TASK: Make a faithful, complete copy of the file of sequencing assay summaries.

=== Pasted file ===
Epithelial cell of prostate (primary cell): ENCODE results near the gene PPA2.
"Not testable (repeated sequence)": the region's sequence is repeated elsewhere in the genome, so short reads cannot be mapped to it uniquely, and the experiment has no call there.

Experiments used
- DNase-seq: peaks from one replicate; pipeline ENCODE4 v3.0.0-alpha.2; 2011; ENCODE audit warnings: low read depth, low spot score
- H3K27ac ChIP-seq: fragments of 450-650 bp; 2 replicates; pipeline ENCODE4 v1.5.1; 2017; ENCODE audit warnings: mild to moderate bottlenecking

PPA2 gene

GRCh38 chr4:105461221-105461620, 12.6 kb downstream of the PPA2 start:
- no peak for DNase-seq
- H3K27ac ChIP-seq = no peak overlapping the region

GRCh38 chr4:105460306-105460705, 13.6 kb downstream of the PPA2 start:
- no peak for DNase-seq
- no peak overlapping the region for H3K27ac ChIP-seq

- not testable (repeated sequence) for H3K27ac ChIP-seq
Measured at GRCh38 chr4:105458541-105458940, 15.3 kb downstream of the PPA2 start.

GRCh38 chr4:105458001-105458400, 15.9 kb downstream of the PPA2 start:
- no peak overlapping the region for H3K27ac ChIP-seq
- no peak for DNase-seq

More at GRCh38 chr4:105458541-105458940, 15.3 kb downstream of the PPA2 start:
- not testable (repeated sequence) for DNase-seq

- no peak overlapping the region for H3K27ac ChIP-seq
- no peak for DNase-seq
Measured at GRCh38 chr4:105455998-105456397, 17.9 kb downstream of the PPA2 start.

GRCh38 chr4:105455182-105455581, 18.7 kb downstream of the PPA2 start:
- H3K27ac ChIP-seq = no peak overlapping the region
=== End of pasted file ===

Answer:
Epithelial cell of prostate (primary cell): ENCODE results near the gene PPA2.
"Not testable (repeated sequence)": the region's sequence is repeated elsewhere in the genome, so short reads cannot be mapped to it uniquely, and the experiment has no call there.

Experiments used
- DNase-seq: peaks from one replicate; pipeline ENCODE4 v3.0.0-alpha.2; 2011; ENCODE audit warnings: low read depth, low spot score
- H3K27ac ChIP-seq: fragments of 450-650 bp; 2 replicates; pipeline ENCODE4 v1.5.1; 2017; ENCODE audit warnings: mild to moderate bottlenecking

PPA2 gene

GRCh38 chr4:105461221-105461620, 12.6 kb downstream of the PPA2 start:
- no peak for DNase-seq
- H3K27ac ChIP-seq = no peak overlapping the region

GRCh38 chr4:105460306-105460705, 13.6 kb downstream of the PPA2 start:
- no peak for DNase-seq
- no peak overlapping the region for H3K27ac ChIP-seq

- not testable (repeated sequence) for H3K27ac ChIP-seq
Measured at GRCh38 chr4:105458541-105458940, 15.3 kb downstream of the PPA2 start.

GRCh38 chr4:105458001-105458400, 15.9 kb downstream of the PPA2 start:
- no peak overlapping the region for H3K27ac ChIP-seq
- no peak for DNase-seq

More at GRCh38 chr4:105458541-105458940, 15.3 kb downstream of the PPA2 start:
- not testable (repeated sequence) for DNase-seq

- no peak overlapping the region for H3K27ac ChIP-seq
- no peak for DNase-seq
Measured at GRCh38 chr4:105455998-105456397, 17.9 kb downstream of the PPA2 start.

GRCh38 chr4:105455182-105455581, 18.7 kb downstream of the PPA2 start:
- H3K27ac ChIP-seq = no peak overlapping the region